“Why do you think getting married and having kids are the only ways to be happy, especially when you are divorced and clearly our relationship isn’t going so well, is it?” That was the last conversation I had with my mom before I hung up. She tried to convince me to get married, have kids, or my life would be ruined. And… I disagree.
We didn’t talk for a long time after that.
After reading the book “Never Split the Difference,” by a former FBI agent, Chris Voss, I realized negotiation is an art and science. A successful negotiation isn’t about being right, but having the right mindset. People like to be heard and understood.
Practicing tactical empathy, using mirroring effect, and labeling the emotions are some of the tactics I took away from reading the book.
Tactical empathy is used to understand the feelings and mindset of another person to hear what’s behind those feelings. This way I can increase my potential influence in all the moments that follow.
Mr. Voss defined empathy to be “the ability to recognize the perspective of a counterpart, and the vocalization of that recognition” (52). We are not asked to agree with the other person’s values or beliefs. That’s sympathy.
I used that and put myself in my mom’s shoes. She is a lonely mother. After my parents’ divorce, she has had trust issues and ended up being by herself for the last 30+ years. Her understanding of parenting stays in its infancy. Her belief system remains conservative. Her love for me – of course – remains pure and utmost. Once I put myself in her shoes, my emotion was calmer. I was able to see the pain, the fear, and the loneliness from her perspective.
Mirroring is a technique to “repeat the last three words (or one to three most important words) from the sentence someone just said. We fear what’s different and are drawn to what’s similar. Mirroring is the art of insinuating similarity, which facilitates bonding” (48).
When I first tried mirroring, it was awkward and difficult. I kept thinking someone would think I’m that person who wasn’t paying attention in class and trying to recall the last three words the teacher said most recently. However, after I gave it a few tries, it sharpened my active listening skills. I tried to pay more attention to the most important three words. For example, instead of focusing on “getting married” or “having kids,” I’m more focused on “to be happy” in that dialogue with my mom.
Voss explained that “we often engage in selective listening, hearing only what we want to hear, our minds acting on a cognitive bias for consistency rather than truth” (27). It’s great to read about how four FBI agents sat together to listen to a hostage negotiation in order to grasp much needed details. Even trained professionals need support to listen actively, I definitely should continuously practice active listening.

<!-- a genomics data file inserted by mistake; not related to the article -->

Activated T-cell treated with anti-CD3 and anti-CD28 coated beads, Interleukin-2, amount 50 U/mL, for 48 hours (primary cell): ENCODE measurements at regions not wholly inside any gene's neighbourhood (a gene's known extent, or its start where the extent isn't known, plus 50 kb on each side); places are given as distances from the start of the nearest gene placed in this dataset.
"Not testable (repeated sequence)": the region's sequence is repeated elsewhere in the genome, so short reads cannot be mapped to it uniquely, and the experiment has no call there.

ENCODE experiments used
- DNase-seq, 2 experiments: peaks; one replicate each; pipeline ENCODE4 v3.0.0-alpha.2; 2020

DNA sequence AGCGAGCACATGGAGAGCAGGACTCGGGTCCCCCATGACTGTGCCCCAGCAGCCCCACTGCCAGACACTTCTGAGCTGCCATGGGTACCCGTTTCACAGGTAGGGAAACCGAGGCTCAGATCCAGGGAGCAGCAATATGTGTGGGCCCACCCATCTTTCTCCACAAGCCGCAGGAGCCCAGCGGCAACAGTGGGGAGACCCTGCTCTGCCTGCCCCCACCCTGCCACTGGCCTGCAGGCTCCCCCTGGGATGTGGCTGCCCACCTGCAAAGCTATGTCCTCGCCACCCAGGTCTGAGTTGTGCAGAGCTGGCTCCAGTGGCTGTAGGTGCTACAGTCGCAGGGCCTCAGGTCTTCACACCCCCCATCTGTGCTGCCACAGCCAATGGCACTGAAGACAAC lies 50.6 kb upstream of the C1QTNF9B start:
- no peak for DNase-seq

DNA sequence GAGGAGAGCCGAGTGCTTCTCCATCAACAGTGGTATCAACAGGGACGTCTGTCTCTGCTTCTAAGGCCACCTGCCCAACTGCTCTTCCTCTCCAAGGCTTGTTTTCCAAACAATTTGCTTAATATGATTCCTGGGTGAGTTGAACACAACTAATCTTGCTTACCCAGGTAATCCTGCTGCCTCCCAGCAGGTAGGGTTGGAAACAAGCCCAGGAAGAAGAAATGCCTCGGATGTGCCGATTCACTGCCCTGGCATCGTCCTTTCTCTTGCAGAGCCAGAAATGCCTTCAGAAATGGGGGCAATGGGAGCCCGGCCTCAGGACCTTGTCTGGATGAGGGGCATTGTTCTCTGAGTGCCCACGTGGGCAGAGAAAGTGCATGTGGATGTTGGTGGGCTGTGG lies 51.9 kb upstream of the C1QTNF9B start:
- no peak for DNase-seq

Labeling is a tactic to validate someone’s emotions by acknowledging it. We can use sentences like: “It seems like _____” , “It sounds like ______”, and “It looks like ____.” to label what we have heard. Then pause to let the labels sink in. The other person would tend to fill in the silence.
Voss clarifies further, “[l]abel your counterpart’s fears to diffuse their power. We all want to talk about the happy stuff, but remember, the faster you interrupt action in your counterpart’s amygdala, the part of the brain that generates fear, the faster you can generate feelings of safety, well-being, and trust” (73).
When my mom started to raise her voice, screaming into the phone about how ungrateful I was, how stubborn I was, and how much I was going to die alone, I didn’t know how to respond to her, to her fears, and to her loneliness. I let my emotions get carried away and said things that shouldn’t have been said. I should have said something like, “it sounds like you are very upset.” Then pause for four seconds and get her response.
I picked up the phone again and thought to redo the conversation with my mom, “so mom, about that discussion we had on marriage a while back, let’s talk more about it?”
“Sure, I still think you should hurry up, get married, have kids, so you can be happy. You don’t want to die alone.” She said it with much confidence.
“It sounds like you are very concerned about my happiness.” There, I practiced tactical empathy and labeled her emotions.
“Of course, I am.” she responded immediately, “I’m your mother. Who wouldn’t want their kids to be happy?”
“… to be happy…” I repeated the last three words, using the mirroring technique, and then paused.
She didn’t wait until the end of the 4th second and chimed in, “That’s right. I want you to be happy.”
“Thank you mom. I love you. Not getting married right away or having kids doesn’t necessarily make me sad.” I explained calmly, ” I may live a slightly different life, but I can still be very happy.”
The conversation went on much longer for us to discuss our value systems, timeline, and future plans. We didn’t land on the same belief, but we had a much deeper understanding of each other. We kept our emotions intact, thought and responded rationally. That was a huge improvement from the first round.
The best negotiator negotiates in other people’s worlds. To master that, we need to first practice tactical empathy, mirroring, and labeling tactics. Whether you plan on buying a car, getting a better raise, buying a home, or deliberating with your parents, remember that we are dealing with people who want to be understood and appreciated.
You don’t get what you want, you get what you negotiate – Chester L. Karrass
Written by Renee Yao, Women L.E.A.D. President
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